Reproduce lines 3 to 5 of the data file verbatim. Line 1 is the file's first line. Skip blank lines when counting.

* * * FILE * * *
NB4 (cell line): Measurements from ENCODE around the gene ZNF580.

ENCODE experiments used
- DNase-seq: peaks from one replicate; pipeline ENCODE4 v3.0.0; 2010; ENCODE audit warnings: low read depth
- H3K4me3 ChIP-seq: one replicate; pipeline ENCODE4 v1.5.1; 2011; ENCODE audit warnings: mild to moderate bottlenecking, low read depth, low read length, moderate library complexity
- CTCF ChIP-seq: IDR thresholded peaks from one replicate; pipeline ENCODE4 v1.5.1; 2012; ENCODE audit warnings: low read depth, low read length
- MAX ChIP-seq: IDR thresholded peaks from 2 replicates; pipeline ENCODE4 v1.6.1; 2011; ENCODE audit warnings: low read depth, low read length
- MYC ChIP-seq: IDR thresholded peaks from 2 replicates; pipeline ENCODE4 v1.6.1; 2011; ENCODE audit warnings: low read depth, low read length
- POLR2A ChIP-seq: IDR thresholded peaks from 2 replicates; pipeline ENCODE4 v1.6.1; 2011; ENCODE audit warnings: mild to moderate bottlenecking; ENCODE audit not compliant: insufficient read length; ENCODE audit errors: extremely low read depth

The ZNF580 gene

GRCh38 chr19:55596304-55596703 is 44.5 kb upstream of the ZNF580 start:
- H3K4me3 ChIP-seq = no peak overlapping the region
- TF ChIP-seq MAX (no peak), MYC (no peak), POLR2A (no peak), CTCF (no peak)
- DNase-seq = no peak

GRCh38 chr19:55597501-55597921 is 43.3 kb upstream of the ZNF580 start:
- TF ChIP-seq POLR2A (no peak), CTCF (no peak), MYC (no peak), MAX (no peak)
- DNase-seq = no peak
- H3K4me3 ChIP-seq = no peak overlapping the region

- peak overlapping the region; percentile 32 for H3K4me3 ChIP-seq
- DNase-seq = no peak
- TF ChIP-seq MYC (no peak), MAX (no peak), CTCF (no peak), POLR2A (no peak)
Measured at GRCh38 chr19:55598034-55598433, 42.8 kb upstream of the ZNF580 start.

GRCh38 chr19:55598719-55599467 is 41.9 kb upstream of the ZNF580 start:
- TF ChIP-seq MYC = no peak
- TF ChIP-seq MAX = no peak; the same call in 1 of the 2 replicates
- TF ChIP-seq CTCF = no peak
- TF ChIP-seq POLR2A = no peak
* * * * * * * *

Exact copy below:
- DNase-seq: peaks from one replicate; pipeline ENCODE4 v3.0.0; 2010; ENCODE audit warnings: low read depth
- H3K4me3 ChIP-seq: one replicate; pipeline ENCODE4 v1.5.1; 2011; ENCODE audit warnings: mild to moderate bottlenecking, low read depth, low read length, moderate library complexity
- CTCF ChIP-seq: IDR thresholded peaks from one replicate; pipeline ENCODE4 v1.5.1; 2012; ENCODE audit warnings: low read depth, low read length